If a recent segment on 60 Minutes is any indication, IDEO's David Kelley is among the design superstars who have crossed over into mainstream recognition. David and his brother Tom, also a partner at the leading innovation consultancy, are pleased to present a new book, Creative Confidence, to prove that deep down (or perhaps not so deep) inside, "each and every one of us is creative." We had a chance to catch up with the Kelley Bros. to chat about their latest page-turner and how each of us can tap into our own creative potential.
Earlier this year, Bruce Nussbaum published a book called Creative Intelligence. To what degree is this premise—that anyone can be creative—a new trend, and why do you think that is? Or alternately, if the idea has been in the ether for some time, why now?
While creativity is timeless, trends like Maker culture open up new opportunities to unleash creativity. Our great friend and IDEO cofounder Bill Moggridge strongly believed that most people were vastly more creative and capable than they knew. We agree, and we're glad more people around the world are starting to agree, too.
We define creative confidence as the natural human ability to come up with breakthrough ideas and the courage to act on them. Since everyone was creative at some point in their lives (consider kindergarten), the challenge for us is more about unlocking creative potential than generating it from scratch.
Both in David's work at the d.school and in IDEO's collaborative work with client teams, we've witnessed many personal transformations when people who do not self-identify as "creative" get exposed to design thinking methods—and then surprise themselves with just how creative they really are. We've seen over and over that when people experience a series of small successes, they gradually gain confidence in their own ability to generate creative ideas and act on them. Creative confidence, what eminent psychologist Albert Bandura would call "self-efficacy," comes down to a belief system about your own ability to have positive impact in the world.
Creative confidence is like a muscle—it can be strengthened and nurtured through effort and practice. In our experience, the best way to do that is through action, one step at a time.
The anecdote about Akshay and Ankit [engineers who end up in a d.school class] definitely rings true: We often hear from engineers who realize they'd rather be designers but don't know where to start. Do you have any advice for them?
If you're an engineer, then you're a problem solver. The way to move in the design direction is to move from pure problem-solving to need-finding. That's the empathy part of it. So instead of just doing your normal job, look for ways to reframe the problem that you're working on, ways it might be solved in a different or a better way. Complete the task you were asked to do and then do it again in a more creative way using design thinking tools. Present both directions to the boss.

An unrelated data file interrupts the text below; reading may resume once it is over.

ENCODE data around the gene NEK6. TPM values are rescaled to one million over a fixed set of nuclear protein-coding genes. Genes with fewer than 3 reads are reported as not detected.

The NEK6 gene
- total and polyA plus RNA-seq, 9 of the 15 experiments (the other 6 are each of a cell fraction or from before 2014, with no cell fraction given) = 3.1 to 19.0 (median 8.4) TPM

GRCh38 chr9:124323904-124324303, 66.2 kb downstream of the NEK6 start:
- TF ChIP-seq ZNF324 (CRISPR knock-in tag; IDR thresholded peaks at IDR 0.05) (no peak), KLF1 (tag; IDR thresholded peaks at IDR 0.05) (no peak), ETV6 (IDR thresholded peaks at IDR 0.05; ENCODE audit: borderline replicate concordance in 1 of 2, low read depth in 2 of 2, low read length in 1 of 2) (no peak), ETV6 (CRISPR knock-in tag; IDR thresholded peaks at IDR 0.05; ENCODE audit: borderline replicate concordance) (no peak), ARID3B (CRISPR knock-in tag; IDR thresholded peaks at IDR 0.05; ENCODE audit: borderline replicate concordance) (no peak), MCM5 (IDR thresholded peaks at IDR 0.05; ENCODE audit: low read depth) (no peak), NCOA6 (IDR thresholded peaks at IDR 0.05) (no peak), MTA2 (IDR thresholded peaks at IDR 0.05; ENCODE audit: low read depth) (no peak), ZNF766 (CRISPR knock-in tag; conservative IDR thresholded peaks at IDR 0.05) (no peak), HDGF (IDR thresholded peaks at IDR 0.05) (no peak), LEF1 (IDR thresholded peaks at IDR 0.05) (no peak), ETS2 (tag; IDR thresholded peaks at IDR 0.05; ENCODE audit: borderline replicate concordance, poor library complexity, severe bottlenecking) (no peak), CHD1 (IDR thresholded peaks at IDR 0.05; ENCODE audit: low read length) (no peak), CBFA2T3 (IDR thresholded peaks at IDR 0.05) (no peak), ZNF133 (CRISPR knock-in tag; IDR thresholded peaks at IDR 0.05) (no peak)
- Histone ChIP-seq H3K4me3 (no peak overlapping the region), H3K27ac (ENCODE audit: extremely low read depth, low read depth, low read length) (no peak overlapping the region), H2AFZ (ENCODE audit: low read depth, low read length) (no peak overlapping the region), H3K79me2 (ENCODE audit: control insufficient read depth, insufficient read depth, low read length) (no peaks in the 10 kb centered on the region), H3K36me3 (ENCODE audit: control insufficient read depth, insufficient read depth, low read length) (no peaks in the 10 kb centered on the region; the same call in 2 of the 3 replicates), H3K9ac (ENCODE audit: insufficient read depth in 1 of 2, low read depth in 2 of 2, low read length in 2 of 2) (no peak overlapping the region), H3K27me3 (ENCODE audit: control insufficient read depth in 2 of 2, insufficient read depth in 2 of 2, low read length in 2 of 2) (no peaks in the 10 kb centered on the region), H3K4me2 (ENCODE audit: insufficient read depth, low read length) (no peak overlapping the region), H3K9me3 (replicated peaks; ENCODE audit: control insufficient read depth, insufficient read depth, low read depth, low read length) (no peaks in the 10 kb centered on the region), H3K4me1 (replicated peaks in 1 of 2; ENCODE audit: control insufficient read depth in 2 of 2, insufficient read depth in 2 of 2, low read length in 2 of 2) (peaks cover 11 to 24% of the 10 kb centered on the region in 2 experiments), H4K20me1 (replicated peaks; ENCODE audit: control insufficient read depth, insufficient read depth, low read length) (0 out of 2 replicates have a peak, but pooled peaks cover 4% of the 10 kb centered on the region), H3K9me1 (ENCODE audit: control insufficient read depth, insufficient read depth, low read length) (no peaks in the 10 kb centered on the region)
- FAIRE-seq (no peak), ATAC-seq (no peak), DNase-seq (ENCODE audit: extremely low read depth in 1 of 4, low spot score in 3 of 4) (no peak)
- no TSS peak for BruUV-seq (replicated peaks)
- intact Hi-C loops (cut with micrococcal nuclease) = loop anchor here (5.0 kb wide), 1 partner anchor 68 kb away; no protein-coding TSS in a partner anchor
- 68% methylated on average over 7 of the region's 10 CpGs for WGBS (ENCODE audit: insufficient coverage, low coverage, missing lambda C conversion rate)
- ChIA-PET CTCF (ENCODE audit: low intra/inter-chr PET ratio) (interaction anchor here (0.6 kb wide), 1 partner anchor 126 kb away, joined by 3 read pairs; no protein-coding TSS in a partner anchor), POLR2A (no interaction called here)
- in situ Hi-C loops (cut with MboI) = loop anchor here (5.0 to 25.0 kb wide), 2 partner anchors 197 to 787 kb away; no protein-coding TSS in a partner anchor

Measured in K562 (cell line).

What you need is a bias toward action, to jump out into the world. Engineers tend to shy away from the messiness of the human part. So if you're working on a new cell phone, instead of just considering the circuits or the software, go out and watch people use cell phones. Watch people use cell phones in extreme situations. Watch unusual phone use, and watch regular phone use. Ask people questions about it. Ask people to draw their cell phones. Do whatever it takes to get deep into understanding what's meaningful to people about cell phones, rather than just working on the technology.
Conversely, how would you distinguish craft (or skill) and creativity, if there is any distinction to be made? What is the relationship between creative vision and the ability to actually execute?
Sometimes a successful relationship between creative vision and execution comes down to more experimentation and user testing. The faster you find weaknesses during an innovation cycle, the faster you can improve what needs fixing.
For example, we grew up in Ohio, home of aviation pioneers Orville and Wilbur Wright. The Wright brothers are best remembered for what is sometimes called the "first flight," in December of 1903 at Kitty Hawk. But the focus on that accomplishment overlooks the hundreds of experiments and failed flight trials in the years that led up to that first successful flight. In fact, some reports suggest that the Wright brothers picked Kitty Hawk in part because the remote Outer Banks location would draw less media attention during their experiments.
Fortunately, we can all do more experiments and more testing in the implementation phase. We all have more creative potential waiting to be released.
Can you share any anecdotes or examples that you would have liked to include in the book but weren't able to?
With gift-giving season around the corner (and to tie it back to the first question), who is this book for?
This book is for everyone. Really! Creative confidence is a mindset that anyone, at any age, can achieve. Our mission as authors is to help as many people as possible to gain creative confidence.
And of course I gotta ask, anything you'd like to add regarding Design Thinking? The text seems to dance around the topic but opts for a broader (or perhaps less loaded) approach...
If design thinking is a toolset, then creative confidence is the mindset you achieve by embracing those tools. Our hope is that Creative Confidence will spark new creative energy in everyone who comes into contact with the idea.
Tom and David Kelley's Creative Confidence: Unleashing the Creative Potential within Us All is available now.
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